Me(dia) Response workshop #2 — setting intentions

On September 15, 2017 ten inquisitive and empathetic souls arrived at the second of three Me(dia) Response: Self-Awareness and Activism Through Art-Making workshops at MIT List Visual Art Center to explore their role in shaping media and responding to it.

We began with a guided meta meditation focused on finding compassion for others. All were asked to set an intension for the workshop, be it giving themselves permission to be creative and expressive without judgement, being open to new experiences or continuing practicing loving-kindness to others. This turned out to be a guiding force through next two hours.

 I had a chance to make one too.
May I be safe
May I be happy
May I be free from suffering
May I be loved
May I be safe from harm
May I be happy
May I be free
May I be loved

Participants then selected an accumulation, someone else’s work, that spoke to them. They described the forms in their hands to be tactile, organic, and talisman-like. (The shape and black dripping dip reminded at least one participant of a cookie.) The imagery they saw they described as scary and confusing; showing suffering, trauma, and pain. But they also saw the beauty of people shining through. 

As in the first workshop, what participants found appealing or compelling were parts I hadn’t noticed. For instance, one woman found the words “White/Brawlers and Body Bizarre” outlined in red by a past participant and took it as a symbol of unconscious biases.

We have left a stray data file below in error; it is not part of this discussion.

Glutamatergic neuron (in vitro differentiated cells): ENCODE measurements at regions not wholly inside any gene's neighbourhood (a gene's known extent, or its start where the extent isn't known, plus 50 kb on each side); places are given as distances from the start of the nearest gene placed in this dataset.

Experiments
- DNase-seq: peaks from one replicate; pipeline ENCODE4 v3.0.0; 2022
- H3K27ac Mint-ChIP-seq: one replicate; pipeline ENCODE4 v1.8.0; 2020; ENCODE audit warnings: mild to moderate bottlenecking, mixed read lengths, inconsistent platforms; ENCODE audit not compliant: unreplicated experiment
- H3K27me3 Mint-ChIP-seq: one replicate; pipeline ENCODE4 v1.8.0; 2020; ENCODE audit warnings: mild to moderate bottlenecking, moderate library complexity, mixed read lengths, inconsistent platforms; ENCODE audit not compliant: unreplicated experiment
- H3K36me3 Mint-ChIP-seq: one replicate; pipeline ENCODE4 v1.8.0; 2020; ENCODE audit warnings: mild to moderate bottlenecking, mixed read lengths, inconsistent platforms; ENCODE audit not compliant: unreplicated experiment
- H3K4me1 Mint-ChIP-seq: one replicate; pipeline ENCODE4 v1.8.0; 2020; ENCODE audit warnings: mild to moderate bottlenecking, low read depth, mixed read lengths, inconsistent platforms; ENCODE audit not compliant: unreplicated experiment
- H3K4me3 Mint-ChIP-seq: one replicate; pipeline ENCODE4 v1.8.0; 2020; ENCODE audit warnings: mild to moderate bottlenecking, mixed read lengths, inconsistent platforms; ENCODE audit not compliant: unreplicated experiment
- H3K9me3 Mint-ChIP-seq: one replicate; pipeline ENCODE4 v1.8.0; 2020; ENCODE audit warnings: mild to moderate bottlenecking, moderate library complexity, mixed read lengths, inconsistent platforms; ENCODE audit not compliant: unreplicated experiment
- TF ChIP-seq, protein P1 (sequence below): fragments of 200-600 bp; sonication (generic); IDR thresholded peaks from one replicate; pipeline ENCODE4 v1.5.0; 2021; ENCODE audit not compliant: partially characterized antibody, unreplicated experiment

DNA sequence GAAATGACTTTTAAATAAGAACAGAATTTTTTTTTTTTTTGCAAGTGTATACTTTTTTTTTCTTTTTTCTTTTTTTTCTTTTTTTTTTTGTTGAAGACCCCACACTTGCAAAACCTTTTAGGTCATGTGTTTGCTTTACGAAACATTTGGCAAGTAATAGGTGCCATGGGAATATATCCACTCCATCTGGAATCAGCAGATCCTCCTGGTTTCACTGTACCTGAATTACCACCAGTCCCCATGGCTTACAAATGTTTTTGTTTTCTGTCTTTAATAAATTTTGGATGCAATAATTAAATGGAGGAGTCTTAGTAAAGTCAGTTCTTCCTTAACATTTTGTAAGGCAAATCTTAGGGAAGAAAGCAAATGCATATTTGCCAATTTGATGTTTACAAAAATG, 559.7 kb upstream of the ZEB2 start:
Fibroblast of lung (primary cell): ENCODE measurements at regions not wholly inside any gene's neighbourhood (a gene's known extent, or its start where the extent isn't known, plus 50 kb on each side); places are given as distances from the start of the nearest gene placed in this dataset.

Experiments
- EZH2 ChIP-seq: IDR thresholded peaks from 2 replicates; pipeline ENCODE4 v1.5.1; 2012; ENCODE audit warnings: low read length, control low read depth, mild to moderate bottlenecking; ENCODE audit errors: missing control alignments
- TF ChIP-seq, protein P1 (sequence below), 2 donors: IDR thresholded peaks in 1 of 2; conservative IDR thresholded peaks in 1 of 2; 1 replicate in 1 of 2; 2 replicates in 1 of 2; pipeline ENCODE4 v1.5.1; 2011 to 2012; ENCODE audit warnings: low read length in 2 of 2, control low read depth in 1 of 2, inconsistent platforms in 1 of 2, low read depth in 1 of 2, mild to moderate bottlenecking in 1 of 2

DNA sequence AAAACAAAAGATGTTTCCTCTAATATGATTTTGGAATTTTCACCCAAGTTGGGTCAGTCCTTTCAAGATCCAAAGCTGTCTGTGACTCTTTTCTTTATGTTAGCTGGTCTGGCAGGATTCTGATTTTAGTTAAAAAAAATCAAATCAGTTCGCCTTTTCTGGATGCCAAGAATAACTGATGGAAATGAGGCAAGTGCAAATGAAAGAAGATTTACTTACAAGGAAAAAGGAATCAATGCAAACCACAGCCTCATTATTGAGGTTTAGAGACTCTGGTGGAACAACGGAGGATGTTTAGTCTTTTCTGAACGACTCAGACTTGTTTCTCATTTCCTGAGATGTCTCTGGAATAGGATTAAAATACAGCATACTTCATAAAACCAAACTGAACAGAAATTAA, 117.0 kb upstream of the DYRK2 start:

Armed with modeling turf, grenade ring-pulls (yes, you can find them on eBay), gold pens, rhinestones and tape they took to making and creating dramatic new artworks. Two pieces were bound into into one. Objects in the room like plates and a fork were added. And one hand-shaped accumulation was transformed it into a larger piece that acts like a divining rod. 

In the final twenty minutes of the workshop this group was tasked with determining the outcome of the next workshop, a civic action. Did they want the next group to create a sacred space for their accumulations? Destroy them? Or simply continue the conversation? In the end, they took the root of the term creative action, activation, as their central motivation. And of all the possible intentions for the next group — we discussed an on-going accumulation project and burning all the works — it was determined that the tone should be about creating personal agency, about giving ourselves the permission to respond to triggering media images with self-care and awareness.

I invite you participate in their engaging creation at the final Me(dia) Response: Self-Awareness and Activism Through Art-Making workshop on October 20, 12-2pm. (Register here.) More information on the activity to come!

Me(dia) Response: Self-Awareness and Activism Through Art-Making is part of List Projects: Civil Disobedience, a program of documentaries, news footage, citizen journalism, artist’s films and videos focusing on moments of political resistance and public demonstration from the early 20th century through today. Presenting records from the historical Civil Rights and women’s movements, gay liberation and AIDS activism, the Black Lives Matter movement, and recent Women’s Marches recognize the history of resistance, and considers the role that artists and documentarians play in chronicling and confronting abuses of power and social injustice.  July 18, 2017 - October 29, 2017 (Note: closed August 22–27. Daily screening program will resume on August 29.)